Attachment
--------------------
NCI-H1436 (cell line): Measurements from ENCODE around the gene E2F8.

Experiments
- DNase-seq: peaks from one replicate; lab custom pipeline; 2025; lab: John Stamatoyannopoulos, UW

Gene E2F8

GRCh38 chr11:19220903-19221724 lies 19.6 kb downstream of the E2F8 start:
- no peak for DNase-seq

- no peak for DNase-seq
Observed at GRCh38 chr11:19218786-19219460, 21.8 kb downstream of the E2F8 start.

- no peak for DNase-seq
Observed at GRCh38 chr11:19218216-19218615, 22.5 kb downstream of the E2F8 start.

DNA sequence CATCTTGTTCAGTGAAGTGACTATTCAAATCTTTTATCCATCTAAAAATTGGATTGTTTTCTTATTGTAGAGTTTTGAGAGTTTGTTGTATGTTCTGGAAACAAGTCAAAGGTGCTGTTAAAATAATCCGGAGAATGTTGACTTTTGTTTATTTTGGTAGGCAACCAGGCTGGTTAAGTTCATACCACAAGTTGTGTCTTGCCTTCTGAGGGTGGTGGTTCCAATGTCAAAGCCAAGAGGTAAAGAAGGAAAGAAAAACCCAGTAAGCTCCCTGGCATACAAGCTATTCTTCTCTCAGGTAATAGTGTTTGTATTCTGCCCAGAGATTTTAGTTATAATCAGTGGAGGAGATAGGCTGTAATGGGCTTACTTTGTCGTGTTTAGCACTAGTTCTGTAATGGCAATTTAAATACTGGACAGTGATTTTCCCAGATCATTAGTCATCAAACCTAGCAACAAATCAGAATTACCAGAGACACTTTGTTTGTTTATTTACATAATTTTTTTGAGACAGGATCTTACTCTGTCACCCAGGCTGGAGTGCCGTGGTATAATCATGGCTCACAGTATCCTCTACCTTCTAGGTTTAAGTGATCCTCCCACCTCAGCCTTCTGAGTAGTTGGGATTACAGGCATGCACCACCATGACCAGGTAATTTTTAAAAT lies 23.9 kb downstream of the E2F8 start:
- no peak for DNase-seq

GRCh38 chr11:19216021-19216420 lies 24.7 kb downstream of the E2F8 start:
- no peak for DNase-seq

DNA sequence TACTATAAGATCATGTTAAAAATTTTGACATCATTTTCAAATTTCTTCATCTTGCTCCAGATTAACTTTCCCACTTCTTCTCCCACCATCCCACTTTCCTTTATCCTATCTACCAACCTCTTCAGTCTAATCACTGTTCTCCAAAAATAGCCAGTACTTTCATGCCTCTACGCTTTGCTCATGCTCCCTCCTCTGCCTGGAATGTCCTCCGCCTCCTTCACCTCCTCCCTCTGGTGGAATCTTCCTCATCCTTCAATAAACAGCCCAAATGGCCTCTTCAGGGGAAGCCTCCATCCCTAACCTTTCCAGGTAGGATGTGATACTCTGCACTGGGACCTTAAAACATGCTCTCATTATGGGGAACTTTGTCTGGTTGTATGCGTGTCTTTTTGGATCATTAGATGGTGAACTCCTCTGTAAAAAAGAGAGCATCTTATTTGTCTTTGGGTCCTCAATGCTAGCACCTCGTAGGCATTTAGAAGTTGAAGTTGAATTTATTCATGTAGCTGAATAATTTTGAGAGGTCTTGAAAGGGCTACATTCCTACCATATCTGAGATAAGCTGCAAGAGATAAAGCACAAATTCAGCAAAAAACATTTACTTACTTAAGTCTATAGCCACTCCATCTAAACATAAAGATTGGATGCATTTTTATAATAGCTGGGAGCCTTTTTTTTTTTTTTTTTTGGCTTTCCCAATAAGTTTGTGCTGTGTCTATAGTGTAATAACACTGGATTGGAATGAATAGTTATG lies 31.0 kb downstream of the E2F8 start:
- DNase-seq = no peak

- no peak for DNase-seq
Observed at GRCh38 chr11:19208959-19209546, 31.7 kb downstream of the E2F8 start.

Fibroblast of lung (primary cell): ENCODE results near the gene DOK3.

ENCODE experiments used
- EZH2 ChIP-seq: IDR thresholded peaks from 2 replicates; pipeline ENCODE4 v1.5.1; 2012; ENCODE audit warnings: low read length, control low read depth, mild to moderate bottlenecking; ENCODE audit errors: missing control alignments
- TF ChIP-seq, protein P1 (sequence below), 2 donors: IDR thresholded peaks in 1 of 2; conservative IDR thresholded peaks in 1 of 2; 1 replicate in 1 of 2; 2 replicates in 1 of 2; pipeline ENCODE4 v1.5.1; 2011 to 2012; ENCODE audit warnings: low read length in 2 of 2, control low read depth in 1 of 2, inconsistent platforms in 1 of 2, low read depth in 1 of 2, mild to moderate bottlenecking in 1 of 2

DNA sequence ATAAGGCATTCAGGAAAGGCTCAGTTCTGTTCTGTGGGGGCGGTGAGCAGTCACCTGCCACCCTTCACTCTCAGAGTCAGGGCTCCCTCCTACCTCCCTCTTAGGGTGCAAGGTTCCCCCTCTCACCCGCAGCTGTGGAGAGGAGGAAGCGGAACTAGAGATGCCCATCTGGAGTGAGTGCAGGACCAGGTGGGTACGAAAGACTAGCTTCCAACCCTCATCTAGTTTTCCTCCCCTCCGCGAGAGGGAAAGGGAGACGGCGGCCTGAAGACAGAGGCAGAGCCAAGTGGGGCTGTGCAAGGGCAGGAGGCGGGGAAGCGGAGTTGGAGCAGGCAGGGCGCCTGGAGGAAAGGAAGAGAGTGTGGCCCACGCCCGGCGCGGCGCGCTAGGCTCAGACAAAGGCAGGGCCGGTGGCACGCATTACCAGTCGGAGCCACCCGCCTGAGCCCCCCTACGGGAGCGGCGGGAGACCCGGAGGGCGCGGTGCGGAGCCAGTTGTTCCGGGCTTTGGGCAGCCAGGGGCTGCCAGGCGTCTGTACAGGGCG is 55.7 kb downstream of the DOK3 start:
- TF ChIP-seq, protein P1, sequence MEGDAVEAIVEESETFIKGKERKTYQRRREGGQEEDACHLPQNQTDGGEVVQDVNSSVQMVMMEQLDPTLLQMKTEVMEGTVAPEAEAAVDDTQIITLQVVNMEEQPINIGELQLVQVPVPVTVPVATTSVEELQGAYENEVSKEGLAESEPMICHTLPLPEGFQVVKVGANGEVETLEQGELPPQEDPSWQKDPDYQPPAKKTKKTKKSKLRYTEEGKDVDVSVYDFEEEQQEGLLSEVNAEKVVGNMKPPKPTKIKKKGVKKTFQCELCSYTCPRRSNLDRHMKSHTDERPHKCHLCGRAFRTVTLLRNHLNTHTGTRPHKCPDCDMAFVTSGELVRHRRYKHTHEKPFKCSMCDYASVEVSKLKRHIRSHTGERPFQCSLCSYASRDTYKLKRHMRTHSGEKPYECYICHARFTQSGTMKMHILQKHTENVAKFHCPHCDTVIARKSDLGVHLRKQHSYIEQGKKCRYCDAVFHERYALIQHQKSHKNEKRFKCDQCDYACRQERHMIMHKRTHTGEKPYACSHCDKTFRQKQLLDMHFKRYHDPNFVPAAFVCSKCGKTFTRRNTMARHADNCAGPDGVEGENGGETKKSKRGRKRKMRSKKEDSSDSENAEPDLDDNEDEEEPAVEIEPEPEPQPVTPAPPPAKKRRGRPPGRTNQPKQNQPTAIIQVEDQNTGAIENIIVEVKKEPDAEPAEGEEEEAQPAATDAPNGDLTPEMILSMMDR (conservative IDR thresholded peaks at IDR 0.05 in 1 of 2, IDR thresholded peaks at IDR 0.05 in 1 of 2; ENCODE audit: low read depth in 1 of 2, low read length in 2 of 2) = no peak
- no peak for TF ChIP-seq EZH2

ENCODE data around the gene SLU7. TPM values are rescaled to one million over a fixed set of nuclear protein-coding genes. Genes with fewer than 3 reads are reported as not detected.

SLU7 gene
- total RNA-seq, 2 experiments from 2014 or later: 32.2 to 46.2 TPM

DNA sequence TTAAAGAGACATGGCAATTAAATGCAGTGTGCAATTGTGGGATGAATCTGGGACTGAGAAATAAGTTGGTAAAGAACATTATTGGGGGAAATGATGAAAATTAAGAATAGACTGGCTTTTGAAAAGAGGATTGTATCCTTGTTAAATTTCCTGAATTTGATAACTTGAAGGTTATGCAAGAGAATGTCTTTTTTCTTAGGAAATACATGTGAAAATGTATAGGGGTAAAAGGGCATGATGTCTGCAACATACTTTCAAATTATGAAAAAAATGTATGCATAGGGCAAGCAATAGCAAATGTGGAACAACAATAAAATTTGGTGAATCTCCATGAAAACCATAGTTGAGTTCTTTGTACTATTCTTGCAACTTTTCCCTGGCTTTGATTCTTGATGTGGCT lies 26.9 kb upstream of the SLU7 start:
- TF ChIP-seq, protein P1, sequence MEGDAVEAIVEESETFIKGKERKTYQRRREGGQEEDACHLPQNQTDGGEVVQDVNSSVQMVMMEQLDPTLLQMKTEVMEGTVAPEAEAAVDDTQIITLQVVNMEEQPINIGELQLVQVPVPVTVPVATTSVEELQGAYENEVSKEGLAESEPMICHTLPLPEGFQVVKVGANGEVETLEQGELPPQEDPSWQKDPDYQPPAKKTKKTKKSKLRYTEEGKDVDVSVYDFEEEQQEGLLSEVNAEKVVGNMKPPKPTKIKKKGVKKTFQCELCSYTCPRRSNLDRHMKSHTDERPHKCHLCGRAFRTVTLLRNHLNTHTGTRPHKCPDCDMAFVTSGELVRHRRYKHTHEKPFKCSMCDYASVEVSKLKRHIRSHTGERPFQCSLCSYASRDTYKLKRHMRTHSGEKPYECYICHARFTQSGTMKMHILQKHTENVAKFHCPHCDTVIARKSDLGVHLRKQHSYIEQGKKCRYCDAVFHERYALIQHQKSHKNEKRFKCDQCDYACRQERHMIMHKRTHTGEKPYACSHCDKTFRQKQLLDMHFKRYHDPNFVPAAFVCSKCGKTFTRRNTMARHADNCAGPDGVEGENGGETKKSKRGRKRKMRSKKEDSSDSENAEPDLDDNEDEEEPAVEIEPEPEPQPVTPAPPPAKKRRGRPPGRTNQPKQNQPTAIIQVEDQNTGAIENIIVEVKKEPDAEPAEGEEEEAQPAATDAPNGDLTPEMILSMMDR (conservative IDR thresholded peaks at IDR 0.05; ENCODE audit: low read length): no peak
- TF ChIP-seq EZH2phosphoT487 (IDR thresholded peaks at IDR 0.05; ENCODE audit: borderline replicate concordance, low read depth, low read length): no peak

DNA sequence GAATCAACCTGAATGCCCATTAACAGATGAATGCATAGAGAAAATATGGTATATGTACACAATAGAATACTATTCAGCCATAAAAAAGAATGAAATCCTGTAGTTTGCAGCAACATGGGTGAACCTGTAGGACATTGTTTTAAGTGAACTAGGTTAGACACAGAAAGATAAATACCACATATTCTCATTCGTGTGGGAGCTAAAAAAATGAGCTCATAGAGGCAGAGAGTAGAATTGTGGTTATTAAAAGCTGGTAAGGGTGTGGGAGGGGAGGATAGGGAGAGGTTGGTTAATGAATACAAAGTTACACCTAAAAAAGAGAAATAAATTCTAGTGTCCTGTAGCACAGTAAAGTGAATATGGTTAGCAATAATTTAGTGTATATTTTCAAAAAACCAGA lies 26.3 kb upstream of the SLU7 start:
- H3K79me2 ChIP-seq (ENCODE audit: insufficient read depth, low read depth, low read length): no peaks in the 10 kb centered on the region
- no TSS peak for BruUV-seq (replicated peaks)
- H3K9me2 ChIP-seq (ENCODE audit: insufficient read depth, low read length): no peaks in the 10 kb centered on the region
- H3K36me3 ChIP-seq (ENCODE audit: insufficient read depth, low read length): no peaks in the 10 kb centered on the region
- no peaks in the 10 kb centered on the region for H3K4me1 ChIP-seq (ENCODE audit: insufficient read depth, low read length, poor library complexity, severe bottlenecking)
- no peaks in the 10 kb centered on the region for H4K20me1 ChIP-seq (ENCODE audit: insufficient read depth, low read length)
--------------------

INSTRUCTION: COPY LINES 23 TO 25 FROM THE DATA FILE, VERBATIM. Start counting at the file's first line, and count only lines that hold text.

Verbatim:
DNA sequence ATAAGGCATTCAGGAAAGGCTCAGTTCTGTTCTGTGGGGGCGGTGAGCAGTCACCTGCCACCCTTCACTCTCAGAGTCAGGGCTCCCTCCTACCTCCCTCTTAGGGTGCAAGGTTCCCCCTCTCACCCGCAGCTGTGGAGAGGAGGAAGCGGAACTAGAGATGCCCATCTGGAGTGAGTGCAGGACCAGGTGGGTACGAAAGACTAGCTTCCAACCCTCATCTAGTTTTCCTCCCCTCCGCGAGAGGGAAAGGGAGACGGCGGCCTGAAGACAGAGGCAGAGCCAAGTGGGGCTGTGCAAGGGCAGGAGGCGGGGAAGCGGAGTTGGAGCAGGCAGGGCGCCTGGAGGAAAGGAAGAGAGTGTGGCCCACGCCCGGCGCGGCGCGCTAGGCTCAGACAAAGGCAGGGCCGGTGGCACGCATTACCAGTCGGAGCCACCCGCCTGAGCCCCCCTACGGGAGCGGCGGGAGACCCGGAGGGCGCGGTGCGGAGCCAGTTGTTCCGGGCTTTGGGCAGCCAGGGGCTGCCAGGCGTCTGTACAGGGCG is 55.7 kb downstream of the DOK3 start:
- TF ChIP-seq, protein P1, sequence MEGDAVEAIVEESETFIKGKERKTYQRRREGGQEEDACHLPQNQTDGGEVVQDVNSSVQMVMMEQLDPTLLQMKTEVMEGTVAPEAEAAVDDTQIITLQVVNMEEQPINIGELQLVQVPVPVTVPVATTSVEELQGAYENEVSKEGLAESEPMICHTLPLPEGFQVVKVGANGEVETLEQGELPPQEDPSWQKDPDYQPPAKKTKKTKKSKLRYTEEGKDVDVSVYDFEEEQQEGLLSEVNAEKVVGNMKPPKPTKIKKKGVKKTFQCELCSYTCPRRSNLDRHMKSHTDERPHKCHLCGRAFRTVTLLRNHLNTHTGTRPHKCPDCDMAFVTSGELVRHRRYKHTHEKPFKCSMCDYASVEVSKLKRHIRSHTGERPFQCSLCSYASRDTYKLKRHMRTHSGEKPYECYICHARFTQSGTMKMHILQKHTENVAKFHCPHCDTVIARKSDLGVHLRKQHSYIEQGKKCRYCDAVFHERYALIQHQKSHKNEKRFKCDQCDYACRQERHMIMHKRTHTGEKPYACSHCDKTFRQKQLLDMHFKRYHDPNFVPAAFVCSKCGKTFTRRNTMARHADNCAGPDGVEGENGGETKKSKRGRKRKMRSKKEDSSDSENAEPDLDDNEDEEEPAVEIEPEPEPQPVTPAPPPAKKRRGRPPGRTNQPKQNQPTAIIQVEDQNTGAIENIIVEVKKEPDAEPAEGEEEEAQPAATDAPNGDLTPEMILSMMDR (conservative IDR thresholded peaks at IDR 0.05 in 1 of 2, IDR thresholded peaks at IDR 0.05 in 1 of 2; ENCODE audit: low read depth in 1 of 2, low read length in 2 of 2) = no peak
- no peak for TF ChIP-seq EZH2